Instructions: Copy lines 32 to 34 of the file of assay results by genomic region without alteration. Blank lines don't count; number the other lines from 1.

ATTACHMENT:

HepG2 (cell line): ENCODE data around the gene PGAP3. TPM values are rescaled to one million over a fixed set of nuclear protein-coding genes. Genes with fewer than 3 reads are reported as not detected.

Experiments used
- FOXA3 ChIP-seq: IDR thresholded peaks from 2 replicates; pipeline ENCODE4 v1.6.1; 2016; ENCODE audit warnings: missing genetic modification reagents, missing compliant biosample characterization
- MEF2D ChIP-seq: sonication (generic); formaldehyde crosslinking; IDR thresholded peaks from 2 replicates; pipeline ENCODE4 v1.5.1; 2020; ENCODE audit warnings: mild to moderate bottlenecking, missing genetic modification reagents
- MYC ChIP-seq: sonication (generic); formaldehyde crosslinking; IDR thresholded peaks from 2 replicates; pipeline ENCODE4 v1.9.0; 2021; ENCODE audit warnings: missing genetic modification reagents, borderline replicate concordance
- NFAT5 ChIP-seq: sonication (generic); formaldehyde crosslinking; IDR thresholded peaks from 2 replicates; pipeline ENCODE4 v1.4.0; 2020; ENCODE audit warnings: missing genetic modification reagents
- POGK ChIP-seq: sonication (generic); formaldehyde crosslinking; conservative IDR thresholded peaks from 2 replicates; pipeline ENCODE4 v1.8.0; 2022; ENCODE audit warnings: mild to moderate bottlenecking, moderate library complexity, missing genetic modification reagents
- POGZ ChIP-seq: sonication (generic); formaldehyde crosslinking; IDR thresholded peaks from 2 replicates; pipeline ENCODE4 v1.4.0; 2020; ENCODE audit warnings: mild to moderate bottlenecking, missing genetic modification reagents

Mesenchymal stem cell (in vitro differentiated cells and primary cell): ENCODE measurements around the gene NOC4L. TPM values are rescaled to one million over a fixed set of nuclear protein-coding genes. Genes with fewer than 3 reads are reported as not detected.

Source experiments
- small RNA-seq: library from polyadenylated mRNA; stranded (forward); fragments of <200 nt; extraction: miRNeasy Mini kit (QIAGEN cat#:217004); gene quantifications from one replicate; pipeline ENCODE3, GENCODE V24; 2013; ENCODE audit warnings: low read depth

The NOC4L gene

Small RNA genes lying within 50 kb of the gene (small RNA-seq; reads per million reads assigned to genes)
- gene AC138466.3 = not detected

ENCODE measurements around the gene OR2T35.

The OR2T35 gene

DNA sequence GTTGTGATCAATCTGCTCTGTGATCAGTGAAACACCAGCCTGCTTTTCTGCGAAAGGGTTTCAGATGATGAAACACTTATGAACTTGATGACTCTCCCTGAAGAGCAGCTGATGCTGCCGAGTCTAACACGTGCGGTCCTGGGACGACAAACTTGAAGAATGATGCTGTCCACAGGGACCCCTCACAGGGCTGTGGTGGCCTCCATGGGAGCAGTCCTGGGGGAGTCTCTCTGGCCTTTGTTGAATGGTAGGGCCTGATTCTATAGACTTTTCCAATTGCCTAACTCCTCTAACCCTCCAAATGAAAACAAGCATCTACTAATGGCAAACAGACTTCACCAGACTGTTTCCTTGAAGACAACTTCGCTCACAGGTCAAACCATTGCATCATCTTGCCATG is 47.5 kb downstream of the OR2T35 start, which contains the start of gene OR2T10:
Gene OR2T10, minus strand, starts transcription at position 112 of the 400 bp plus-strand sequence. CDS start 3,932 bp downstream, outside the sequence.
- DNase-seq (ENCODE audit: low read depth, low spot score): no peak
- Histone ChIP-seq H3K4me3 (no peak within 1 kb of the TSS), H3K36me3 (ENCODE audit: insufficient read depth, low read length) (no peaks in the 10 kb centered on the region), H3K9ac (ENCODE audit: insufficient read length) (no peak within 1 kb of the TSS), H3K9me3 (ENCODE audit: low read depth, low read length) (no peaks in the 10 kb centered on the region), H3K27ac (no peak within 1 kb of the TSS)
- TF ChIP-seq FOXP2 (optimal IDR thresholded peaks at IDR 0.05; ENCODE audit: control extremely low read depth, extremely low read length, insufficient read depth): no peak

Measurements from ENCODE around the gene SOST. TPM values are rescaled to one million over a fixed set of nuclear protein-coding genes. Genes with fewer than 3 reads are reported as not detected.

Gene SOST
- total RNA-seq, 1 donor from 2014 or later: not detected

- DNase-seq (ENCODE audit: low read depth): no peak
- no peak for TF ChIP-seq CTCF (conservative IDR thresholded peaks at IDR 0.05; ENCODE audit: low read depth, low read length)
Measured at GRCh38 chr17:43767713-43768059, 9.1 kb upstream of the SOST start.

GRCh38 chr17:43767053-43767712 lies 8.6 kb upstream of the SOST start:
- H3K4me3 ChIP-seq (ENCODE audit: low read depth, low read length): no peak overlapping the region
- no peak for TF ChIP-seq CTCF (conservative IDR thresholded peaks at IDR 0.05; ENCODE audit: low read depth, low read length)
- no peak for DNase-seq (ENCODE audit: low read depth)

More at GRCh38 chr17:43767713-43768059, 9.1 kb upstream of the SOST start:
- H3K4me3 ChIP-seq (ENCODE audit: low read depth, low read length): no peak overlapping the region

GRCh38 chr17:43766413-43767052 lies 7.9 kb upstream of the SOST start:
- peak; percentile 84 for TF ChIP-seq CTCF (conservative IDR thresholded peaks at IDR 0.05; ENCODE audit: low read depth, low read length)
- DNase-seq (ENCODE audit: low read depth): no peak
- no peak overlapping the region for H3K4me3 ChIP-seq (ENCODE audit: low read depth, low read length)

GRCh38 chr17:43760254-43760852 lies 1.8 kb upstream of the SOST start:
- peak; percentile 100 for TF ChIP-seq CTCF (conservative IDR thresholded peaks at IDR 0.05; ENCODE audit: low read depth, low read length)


More at GRCh38 chr17:43767713-43768059, 9.1 kb upstream of the SOST start:
- H3K4me3 ChIP-seq (ENCODE audit: low read depth, low read length): no peak overlapping the region

GRCh38 chr17:43766413-43767052 lies 7.9 kb upstream of the SOST start: